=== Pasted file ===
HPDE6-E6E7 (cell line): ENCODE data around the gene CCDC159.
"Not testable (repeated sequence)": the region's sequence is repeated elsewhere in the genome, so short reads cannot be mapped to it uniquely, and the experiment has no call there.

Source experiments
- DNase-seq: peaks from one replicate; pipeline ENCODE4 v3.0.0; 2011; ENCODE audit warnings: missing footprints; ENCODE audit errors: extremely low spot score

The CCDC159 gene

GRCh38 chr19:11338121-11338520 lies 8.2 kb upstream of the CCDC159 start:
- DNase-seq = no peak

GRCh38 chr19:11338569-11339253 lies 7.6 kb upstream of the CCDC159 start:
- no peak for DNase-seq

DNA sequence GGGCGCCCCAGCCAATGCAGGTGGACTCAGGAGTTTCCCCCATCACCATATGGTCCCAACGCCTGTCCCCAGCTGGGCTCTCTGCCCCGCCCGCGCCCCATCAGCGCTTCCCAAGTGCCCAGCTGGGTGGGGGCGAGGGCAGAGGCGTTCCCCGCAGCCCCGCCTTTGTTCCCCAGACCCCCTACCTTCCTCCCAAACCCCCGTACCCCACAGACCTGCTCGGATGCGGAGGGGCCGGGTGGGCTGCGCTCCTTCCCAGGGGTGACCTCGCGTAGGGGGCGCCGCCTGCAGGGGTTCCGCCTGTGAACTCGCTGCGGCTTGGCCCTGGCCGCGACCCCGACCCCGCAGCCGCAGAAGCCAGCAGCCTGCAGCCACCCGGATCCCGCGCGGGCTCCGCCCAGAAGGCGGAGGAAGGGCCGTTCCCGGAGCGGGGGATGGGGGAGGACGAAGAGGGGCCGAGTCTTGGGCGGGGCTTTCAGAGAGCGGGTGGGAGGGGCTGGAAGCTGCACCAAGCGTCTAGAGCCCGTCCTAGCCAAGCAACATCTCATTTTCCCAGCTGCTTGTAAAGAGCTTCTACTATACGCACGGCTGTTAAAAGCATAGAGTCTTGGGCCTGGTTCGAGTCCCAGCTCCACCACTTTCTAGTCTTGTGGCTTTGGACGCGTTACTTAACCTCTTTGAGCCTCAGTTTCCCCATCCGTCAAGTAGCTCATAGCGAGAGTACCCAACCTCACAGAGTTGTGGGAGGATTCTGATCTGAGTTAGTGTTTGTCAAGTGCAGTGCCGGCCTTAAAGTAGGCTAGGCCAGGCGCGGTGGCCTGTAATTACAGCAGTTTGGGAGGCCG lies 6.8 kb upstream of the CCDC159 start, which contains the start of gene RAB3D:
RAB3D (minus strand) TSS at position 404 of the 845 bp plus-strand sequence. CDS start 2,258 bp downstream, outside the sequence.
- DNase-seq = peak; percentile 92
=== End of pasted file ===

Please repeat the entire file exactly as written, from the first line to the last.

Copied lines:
HPDE6-E6E7 (cell line): ENCODE data around the gene CCDC159.
"Not testable (repeated sequence)": the region's sequence is repeated elsewhere in the genome, so short reads cannot be mapped to it uniquely, and the experiment has no call there.

Source experiments
- DNase-seq: peaks from one replicate; pipeline ENCODE4 v3.0.0; 2011; ENCODE audit warnings: missing footprints; ENCODE audit errors: extremely low spot score

The CCDC159 gene

GRCh38 chr19:11338121-11338520 lies 8.2 kb upstream of the CCDC159 start:
- DNase-seq = no peak

GRCh38 chr19:11338569-11339253 lies 7.6 kb upstream of the CCDC159 start:
- no peak for DNase-seq

DNA sequence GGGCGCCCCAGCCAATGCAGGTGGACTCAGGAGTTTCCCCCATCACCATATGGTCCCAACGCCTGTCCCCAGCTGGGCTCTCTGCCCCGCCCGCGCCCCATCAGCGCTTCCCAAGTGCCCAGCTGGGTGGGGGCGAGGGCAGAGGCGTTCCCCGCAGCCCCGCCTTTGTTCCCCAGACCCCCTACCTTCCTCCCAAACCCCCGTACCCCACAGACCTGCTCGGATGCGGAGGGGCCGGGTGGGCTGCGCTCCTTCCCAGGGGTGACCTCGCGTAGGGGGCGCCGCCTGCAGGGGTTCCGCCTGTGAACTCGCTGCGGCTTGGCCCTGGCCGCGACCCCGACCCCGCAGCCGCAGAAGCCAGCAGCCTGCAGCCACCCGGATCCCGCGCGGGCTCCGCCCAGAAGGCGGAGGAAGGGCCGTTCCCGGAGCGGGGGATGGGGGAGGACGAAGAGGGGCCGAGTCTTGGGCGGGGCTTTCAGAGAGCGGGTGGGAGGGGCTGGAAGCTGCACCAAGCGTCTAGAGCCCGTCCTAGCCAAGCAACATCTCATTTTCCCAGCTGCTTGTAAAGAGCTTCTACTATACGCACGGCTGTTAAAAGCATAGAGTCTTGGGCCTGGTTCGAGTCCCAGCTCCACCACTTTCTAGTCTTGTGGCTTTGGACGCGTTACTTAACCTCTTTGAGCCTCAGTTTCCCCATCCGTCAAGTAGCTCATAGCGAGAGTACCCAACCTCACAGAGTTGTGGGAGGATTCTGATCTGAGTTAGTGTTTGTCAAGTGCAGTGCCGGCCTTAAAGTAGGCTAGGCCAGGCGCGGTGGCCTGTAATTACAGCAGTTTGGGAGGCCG lies 6.8 kb upstream of the CCDC159 start, which contains the start of gene RAB3D:
RAB3D (minus strand) TSS at position 404 of the 845 bp plus-strand sequence. CDS start 2,258 bp downstream, outside the sequence.
- DNase-seq = peak; percentile 92